National Security Bubble, Meet the World

The U.S. Department of Commerce (DoC) Bureau of Industry and Security (BIS) surprised industry with an interim final rule posted this past weekend. Effective more-or-less immediately, on January 6, 2020, the rule, tediously titled “Addition of Software Specially Designed To Automate the Analysis of Geospatial Imagery to the Export Control Classification Number 0Y521 Series,” appears familiar to anyone who has worked with ITAR in the space industry.

And like the laws surrounding ITAR, the rule here is knee-jerk. Also, it’s akin to closing the barn door and setting fire to the barn after the whole herd of horses ran out.

We understand that many senior officials with the DoC were uninformed of this pending rule. However, someone (or more likely, many someones), decided that software created to automatically conduct analyses of geospatial imagery (and something called point clouds) … Read the rest

Commerce’s BEA –The Gift that Keeps on Giving?

Just before Christmas, the U.S. Department of Commerce (DoC) Bureau of Economic Analysis (BEA) posted a notice–a Christmas gift for the space industry?–that it is developing a Space Economy Satellite Account (SESA) in partnership with… Read the rest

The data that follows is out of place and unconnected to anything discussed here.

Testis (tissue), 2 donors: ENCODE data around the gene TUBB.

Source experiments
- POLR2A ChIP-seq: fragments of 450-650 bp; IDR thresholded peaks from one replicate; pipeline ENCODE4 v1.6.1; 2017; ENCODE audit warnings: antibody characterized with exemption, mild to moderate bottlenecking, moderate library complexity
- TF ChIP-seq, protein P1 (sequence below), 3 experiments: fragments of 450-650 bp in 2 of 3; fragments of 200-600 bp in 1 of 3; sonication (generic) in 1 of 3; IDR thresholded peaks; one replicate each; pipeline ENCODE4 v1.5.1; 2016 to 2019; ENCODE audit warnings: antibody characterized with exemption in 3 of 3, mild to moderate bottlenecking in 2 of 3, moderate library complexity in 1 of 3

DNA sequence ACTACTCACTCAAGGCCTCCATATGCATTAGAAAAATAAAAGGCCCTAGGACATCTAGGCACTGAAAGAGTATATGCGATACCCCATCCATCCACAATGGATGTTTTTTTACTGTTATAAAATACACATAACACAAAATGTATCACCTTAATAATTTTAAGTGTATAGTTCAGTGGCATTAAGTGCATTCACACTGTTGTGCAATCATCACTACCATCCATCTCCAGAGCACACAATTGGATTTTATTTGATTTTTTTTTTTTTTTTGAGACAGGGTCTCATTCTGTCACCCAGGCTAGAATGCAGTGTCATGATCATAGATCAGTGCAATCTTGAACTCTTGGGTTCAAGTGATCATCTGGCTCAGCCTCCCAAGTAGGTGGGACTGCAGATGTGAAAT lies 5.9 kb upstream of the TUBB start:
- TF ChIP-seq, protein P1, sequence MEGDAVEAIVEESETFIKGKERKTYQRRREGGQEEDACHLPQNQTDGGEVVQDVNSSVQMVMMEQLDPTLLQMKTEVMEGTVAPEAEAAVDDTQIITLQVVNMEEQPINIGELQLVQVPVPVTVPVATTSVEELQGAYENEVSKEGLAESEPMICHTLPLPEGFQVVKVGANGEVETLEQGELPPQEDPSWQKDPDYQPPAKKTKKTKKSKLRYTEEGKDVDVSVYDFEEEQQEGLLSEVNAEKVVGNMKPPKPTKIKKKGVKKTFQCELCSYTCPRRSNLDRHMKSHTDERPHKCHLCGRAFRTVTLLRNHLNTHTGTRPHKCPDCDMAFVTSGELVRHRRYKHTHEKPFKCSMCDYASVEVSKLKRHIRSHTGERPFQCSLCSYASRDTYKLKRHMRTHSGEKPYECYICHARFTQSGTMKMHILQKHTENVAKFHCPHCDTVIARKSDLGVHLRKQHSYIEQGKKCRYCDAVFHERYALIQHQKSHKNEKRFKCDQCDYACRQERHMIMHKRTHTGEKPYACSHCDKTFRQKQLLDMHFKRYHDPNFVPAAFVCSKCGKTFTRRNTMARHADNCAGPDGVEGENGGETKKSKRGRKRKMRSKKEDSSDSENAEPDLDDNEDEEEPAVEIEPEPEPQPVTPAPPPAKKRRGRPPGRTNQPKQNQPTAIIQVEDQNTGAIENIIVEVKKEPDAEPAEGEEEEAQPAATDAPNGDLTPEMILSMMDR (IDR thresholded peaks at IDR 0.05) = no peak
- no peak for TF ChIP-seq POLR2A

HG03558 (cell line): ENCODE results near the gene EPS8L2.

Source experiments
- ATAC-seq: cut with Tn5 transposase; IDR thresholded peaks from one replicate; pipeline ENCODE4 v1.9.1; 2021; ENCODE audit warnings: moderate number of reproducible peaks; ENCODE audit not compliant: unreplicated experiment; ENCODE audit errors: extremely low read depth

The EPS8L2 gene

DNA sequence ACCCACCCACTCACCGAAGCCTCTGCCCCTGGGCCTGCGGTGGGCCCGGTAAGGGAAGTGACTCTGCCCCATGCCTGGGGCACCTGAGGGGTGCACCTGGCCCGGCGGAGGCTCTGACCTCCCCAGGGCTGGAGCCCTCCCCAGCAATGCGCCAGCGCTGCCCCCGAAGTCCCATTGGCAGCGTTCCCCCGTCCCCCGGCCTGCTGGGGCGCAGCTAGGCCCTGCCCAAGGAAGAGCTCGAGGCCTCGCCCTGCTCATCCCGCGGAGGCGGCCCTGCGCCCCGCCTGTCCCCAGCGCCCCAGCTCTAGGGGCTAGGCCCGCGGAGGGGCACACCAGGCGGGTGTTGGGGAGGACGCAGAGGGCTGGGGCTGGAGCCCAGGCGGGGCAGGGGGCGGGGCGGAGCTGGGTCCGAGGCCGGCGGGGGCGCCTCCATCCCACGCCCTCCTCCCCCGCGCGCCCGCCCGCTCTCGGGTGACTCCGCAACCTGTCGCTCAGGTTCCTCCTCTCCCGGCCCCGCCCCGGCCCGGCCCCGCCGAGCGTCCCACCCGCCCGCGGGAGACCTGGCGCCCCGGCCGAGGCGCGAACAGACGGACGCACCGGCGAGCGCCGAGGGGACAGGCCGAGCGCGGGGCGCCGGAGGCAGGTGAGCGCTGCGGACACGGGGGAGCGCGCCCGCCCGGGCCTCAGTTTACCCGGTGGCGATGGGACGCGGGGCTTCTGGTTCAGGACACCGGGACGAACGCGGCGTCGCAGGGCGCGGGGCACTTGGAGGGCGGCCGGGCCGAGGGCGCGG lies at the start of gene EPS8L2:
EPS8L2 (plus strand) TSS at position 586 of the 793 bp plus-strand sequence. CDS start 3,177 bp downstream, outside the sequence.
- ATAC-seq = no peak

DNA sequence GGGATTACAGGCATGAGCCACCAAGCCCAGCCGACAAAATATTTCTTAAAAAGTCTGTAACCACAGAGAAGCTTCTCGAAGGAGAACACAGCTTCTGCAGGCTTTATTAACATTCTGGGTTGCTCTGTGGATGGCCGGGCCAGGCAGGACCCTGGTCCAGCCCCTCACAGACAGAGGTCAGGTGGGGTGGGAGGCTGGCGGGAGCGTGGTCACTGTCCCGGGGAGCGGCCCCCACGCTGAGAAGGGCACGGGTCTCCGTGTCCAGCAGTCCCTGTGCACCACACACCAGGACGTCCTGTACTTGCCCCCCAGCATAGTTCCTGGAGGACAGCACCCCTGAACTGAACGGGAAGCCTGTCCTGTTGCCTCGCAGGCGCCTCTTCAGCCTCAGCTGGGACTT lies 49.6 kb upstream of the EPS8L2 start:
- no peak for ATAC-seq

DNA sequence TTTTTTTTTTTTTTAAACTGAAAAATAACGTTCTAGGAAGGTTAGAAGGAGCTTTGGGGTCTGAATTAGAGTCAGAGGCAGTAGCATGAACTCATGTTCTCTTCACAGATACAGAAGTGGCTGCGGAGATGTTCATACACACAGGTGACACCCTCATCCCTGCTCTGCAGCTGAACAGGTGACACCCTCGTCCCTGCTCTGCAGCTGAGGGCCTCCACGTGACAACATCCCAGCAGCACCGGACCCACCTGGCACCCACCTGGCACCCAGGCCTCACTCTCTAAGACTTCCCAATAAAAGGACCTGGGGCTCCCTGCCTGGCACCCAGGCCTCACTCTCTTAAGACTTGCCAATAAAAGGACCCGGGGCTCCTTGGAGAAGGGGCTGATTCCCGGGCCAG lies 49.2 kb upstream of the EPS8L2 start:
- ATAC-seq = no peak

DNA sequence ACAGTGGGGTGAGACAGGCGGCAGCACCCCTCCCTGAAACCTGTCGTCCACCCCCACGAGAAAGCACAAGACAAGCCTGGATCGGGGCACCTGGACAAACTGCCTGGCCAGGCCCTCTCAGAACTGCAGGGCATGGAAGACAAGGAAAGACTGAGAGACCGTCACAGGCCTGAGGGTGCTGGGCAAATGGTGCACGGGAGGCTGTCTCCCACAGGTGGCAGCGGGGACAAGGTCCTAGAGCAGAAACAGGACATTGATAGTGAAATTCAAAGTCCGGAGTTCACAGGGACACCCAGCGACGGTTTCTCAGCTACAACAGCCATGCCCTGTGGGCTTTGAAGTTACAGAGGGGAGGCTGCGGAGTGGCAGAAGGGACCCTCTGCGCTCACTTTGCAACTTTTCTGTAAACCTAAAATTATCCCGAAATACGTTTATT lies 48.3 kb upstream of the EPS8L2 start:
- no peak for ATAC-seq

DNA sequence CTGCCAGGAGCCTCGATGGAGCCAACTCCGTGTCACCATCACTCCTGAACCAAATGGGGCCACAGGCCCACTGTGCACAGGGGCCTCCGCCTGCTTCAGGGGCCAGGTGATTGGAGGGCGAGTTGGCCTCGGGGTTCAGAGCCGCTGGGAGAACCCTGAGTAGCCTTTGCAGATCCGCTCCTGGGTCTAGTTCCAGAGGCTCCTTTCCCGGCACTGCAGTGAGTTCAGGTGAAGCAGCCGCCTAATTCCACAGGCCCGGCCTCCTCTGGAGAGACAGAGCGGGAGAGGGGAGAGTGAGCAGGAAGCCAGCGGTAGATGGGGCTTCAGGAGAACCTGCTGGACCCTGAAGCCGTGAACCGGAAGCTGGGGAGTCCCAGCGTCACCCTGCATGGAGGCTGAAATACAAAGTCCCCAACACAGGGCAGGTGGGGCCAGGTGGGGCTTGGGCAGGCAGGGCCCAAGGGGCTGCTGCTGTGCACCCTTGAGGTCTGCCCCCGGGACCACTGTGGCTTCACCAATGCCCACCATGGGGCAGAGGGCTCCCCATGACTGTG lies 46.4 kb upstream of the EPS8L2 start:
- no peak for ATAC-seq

The new Space Force is here! The new Space Force is here!

Sure, we’re paraphrasing one of many worthy quotes from “The Jerk.” And our response is the same as the scripted response in that movie:

“Well, we wish we could get so excited about nothing.”

To be clear, there are some good things in the National Defense Authorization Act (NDAA), such as a pay raise for service members and paid parental leave for Federal workers. But the creation of the Space Force is the headliner, and, frankly, the only news about that topic is that there’s no real news (in the short-term).

What can we expect from the newly-established Space Force?

  • Consolidation of USAF activities, though no indication of how/when/if other services branches (Army, Navy, USMC, SMC) will fold in their space professionals.
  • We view it as highly unlikely that IC (intelligence community) space activities join the Space Force
  • No
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Is the U.S. National Security Space “Launch Market” only big enough for two launch providers?

In October 2018, the US Air Force selected four companies (Blue Origin, Northrop, SpaceX, ULA) to compete for the newly established National Security Space Launch (NSSL) program that replaces the 1990s vintage EELV program. The Air Force has… Read the rest